African youth crime: ‘How can you respect someone who doesn’t respect you?’

Martha Ojulo holds a photo of her son, Liep Gony.

It is often noted during outrage about youth crime gangs of a certain ethnicity that this panic has been seen before: fears about white kids, Middle-Eastern kids, Vietnamese kids, stretching back to the 1950s.

 But none of those kids stood out like D does. None of them was tall and black.

“There’s good police, but there’s a lot of bad ones, too.

“How can you respect someone who doesn’t respect you?”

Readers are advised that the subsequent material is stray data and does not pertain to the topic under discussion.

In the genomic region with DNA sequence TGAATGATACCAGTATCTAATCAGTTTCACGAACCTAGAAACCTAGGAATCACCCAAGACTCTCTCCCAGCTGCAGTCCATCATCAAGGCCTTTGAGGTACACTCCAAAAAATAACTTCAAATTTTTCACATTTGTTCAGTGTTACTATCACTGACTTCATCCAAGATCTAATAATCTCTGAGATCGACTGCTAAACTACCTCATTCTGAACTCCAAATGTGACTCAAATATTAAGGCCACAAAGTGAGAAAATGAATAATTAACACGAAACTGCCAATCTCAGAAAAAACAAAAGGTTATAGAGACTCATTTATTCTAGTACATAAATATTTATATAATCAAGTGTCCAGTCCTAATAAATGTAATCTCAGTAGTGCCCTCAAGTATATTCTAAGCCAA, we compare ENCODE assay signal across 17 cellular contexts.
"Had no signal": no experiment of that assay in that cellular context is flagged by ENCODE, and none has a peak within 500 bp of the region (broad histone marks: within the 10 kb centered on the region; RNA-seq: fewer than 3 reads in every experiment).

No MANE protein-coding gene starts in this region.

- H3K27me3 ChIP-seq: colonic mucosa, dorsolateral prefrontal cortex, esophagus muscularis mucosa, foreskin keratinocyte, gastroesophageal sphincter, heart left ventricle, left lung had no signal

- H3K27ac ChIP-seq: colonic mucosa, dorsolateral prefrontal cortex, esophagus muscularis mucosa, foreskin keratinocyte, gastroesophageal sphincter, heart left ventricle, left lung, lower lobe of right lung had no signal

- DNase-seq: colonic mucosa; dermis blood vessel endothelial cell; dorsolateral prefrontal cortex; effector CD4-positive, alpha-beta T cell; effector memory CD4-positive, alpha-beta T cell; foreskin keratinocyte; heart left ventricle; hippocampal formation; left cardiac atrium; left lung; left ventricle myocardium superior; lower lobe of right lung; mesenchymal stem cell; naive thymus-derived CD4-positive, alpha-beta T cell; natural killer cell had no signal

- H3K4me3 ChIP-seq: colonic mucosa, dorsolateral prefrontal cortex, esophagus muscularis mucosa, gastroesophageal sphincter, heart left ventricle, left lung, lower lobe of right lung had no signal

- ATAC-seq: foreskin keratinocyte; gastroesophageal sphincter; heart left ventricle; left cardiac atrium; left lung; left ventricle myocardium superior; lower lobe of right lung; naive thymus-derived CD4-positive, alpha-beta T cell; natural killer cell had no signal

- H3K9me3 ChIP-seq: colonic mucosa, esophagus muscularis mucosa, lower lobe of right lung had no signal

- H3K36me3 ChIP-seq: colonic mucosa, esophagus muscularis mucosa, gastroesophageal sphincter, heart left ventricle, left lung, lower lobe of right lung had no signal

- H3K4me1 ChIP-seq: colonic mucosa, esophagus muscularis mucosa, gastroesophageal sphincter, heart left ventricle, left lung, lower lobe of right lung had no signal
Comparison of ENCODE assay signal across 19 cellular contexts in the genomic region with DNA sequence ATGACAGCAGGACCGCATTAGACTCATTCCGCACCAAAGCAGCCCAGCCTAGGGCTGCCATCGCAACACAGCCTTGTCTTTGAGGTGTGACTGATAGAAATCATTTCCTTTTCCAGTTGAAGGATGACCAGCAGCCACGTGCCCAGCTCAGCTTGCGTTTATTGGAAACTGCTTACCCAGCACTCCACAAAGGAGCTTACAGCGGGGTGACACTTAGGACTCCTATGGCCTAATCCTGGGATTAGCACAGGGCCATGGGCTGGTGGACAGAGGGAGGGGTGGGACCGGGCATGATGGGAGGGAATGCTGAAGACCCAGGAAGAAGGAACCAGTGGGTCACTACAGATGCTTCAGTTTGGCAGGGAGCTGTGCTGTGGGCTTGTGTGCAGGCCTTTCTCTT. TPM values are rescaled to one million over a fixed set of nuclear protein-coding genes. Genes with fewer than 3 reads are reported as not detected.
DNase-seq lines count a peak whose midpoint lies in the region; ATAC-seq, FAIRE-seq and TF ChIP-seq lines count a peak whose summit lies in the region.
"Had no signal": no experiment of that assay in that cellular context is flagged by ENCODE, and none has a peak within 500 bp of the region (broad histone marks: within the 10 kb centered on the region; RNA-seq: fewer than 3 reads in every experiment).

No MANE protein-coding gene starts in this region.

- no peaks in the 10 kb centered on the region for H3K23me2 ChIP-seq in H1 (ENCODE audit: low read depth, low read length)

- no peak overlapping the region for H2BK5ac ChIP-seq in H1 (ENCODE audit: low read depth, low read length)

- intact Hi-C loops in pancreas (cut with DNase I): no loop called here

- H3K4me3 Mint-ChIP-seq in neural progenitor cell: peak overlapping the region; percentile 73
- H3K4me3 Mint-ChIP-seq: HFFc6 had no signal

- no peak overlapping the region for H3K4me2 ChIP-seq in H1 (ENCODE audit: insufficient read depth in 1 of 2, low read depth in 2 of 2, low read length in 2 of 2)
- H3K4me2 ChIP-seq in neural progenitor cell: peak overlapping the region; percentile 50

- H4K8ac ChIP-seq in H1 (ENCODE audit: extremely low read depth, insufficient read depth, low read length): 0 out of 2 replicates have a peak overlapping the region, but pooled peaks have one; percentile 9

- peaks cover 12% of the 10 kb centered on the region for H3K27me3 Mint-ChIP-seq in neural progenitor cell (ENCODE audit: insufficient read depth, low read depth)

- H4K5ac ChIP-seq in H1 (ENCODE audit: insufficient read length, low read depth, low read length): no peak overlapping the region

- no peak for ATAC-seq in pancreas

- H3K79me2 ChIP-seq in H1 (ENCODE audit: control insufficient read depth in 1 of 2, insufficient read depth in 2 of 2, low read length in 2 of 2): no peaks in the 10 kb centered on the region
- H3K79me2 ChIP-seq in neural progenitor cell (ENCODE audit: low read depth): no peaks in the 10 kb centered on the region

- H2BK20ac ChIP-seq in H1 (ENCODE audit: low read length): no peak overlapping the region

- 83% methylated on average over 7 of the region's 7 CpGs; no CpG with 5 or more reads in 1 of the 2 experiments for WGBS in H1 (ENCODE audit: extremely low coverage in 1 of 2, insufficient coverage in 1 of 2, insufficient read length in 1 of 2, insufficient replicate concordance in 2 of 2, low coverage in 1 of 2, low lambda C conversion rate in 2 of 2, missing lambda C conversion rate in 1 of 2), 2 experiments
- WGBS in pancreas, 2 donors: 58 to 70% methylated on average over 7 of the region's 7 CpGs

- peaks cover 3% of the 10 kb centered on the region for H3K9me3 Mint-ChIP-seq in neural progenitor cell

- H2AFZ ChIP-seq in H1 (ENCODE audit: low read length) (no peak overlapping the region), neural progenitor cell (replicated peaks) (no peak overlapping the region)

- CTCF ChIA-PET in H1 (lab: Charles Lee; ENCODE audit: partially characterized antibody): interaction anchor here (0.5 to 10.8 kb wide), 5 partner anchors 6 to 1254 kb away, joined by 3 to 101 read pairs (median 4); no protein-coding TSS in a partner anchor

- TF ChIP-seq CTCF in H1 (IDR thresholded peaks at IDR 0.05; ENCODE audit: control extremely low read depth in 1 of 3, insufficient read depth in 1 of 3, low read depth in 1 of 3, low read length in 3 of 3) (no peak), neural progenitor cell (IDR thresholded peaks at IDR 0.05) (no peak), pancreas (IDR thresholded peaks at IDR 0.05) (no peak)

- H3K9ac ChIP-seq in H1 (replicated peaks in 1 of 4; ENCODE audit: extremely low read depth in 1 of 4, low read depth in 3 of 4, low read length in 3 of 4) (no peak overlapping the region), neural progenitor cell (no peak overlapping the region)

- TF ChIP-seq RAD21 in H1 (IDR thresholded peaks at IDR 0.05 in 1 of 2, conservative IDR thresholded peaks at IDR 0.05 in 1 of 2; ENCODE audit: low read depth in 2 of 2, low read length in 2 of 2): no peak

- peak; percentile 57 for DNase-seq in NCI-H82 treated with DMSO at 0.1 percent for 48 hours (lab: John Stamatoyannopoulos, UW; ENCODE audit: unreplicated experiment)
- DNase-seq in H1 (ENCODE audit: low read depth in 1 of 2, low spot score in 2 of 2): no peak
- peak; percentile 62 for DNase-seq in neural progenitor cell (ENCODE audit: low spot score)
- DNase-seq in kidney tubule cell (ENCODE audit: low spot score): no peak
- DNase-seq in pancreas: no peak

The same submission spells out that youth offending is decreasing, but a smaller group of offenders are committing more crimes, and that those aged 10-17 who were born overseas averaged more offences than those born in Australia.

Meanwhile, he fears being attacked. It has almost been forgotten that, 10 years ago, a Sudanese teenager who also had his troubles with police, Liep Gony, was beaten to death by a pair of men, one of whom had earlier yelled he was going to “take my anger out on some niggers”.

“How are we supposed to assimilate if we keep being told how different we are?” Sebit asks.

via African youth crime: ‘How can you respect someone who doesn’t respect you?’